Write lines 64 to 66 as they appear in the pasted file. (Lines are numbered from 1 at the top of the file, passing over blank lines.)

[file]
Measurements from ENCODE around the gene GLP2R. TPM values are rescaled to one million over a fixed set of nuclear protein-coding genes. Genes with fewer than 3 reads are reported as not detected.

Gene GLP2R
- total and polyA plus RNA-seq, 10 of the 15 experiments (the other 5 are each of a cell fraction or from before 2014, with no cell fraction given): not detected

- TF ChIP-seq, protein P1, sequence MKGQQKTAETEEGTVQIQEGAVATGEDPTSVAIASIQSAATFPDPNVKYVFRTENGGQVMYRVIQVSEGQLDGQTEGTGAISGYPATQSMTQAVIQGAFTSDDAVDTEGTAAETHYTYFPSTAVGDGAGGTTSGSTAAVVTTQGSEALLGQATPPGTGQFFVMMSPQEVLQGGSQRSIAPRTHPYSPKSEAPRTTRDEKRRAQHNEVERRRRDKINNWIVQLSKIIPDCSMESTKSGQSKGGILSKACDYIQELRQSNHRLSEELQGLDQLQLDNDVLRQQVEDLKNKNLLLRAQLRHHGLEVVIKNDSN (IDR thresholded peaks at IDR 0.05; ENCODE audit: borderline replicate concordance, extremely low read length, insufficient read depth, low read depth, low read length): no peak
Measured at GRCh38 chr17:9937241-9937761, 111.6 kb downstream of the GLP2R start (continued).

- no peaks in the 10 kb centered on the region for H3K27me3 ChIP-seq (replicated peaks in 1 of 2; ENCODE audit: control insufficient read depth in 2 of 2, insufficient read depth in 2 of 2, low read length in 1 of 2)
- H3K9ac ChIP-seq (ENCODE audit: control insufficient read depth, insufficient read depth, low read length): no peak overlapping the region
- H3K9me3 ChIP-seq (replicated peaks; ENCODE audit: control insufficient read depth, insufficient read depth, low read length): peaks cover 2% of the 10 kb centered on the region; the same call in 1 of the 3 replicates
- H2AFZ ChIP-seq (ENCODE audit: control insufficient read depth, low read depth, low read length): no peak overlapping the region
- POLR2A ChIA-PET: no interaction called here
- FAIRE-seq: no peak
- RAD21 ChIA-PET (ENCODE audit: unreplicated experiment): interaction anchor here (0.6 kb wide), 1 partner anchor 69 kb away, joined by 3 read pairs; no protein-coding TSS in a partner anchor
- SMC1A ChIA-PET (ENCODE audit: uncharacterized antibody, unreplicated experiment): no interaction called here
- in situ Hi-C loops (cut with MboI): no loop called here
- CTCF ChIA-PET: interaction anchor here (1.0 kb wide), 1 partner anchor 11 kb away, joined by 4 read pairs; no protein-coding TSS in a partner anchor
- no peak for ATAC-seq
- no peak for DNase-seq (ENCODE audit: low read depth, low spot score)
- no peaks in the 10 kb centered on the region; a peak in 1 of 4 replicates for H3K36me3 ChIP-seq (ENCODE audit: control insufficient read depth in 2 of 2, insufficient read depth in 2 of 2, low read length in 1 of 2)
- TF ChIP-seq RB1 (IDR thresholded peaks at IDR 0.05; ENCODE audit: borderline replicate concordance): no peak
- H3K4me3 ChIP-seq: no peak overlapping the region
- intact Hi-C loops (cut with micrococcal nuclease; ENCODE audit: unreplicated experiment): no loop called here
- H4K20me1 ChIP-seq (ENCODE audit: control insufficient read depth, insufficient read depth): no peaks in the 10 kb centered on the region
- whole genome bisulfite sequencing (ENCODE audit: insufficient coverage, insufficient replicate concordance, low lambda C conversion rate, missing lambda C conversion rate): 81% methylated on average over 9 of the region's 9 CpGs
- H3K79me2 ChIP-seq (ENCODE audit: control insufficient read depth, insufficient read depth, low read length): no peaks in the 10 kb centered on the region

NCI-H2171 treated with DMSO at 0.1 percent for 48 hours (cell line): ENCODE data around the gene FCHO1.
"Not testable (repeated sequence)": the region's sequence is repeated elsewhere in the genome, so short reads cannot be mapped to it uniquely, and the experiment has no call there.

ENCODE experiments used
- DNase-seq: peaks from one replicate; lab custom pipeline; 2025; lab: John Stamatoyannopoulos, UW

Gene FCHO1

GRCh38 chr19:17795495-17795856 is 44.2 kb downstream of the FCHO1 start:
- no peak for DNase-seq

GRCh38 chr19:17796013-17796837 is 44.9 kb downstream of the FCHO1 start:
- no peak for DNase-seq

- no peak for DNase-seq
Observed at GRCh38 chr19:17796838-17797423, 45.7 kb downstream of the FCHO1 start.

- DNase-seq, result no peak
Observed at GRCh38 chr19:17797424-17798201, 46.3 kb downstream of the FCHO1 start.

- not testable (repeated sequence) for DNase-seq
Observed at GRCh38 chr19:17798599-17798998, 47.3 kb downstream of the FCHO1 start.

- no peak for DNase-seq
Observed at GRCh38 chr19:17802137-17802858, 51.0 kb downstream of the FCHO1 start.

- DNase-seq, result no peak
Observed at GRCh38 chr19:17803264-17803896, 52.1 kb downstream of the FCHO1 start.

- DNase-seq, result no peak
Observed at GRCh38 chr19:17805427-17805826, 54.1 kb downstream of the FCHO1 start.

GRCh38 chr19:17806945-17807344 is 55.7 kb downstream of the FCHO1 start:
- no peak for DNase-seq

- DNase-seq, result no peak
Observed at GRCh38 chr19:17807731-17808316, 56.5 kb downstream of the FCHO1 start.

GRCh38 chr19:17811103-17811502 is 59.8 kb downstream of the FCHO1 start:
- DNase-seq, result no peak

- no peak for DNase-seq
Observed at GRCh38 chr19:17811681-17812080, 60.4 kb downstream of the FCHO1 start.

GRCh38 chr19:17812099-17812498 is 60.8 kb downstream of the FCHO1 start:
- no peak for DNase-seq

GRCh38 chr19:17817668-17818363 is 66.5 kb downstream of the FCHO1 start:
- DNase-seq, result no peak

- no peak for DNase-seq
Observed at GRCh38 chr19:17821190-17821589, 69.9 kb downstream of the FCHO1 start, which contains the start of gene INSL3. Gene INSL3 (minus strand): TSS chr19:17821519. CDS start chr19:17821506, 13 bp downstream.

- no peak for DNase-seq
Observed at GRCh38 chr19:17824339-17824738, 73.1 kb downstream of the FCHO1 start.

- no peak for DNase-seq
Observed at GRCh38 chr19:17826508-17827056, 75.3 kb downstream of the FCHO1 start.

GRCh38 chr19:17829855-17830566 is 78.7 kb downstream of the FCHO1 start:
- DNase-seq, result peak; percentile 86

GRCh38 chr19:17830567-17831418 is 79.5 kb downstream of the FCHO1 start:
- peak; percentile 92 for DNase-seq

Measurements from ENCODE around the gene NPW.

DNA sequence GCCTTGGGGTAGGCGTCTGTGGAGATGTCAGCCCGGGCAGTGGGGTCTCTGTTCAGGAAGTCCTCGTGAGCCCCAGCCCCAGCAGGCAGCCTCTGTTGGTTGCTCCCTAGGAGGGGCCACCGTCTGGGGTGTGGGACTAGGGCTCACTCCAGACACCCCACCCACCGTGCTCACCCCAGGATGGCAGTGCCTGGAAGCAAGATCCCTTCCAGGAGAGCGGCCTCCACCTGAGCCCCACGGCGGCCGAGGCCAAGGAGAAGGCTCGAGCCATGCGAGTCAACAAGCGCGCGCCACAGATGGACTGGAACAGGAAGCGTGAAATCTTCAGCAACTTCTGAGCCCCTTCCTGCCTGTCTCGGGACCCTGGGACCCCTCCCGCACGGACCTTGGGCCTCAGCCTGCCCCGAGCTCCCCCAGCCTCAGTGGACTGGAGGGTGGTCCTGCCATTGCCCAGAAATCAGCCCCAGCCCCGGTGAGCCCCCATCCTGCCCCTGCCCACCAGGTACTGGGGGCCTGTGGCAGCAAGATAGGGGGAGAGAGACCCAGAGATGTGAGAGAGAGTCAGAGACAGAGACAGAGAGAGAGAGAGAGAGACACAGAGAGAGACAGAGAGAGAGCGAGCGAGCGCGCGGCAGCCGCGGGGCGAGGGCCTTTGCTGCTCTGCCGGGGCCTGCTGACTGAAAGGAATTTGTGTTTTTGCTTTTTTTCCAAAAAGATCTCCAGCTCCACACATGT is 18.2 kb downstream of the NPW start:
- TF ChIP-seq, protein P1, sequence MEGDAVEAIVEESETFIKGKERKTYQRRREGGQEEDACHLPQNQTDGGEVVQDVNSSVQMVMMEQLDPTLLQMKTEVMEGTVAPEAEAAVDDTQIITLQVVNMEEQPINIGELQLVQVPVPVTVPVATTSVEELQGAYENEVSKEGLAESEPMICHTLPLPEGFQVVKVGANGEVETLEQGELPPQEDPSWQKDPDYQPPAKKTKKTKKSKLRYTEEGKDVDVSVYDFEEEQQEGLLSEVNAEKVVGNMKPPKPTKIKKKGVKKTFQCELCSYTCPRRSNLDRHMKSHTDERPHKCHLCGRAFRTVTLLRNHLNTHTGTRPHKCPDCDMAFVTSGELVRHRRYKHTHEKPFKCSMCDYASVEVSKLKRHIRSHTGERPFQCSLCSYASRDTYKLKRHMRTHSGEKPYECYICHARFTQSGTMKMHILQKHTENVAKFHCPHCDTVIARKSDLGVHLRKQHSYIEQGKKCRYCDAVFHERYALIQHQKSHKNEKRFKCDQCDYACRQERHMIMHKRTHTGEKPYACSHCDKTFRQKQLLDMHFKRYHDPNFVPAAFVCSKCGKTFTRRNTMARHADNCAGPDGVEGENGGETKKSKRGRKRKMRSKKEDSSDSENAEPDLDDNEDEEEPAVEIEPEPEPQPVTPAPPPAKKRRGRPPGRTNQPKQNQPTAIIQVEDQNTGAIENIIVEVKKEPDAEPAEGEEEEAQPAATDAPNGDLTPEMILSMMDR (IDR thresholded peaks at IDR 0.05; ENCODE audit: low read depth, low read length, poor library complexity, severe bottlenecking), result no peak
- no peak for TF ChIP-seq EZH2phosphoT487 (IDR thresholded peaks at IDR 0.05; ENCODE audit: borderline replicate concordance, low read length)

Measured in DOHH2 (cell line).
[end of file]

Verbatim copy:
GRCh38 chr19:17829855-17830566 is 78.7 kb downstream of the FCHO1 start:
- DNase-seq, result peak; percentile 86

GRCh38 chr19:17830567-17831418 is 79.5 kb downstream of the FCHO1 start: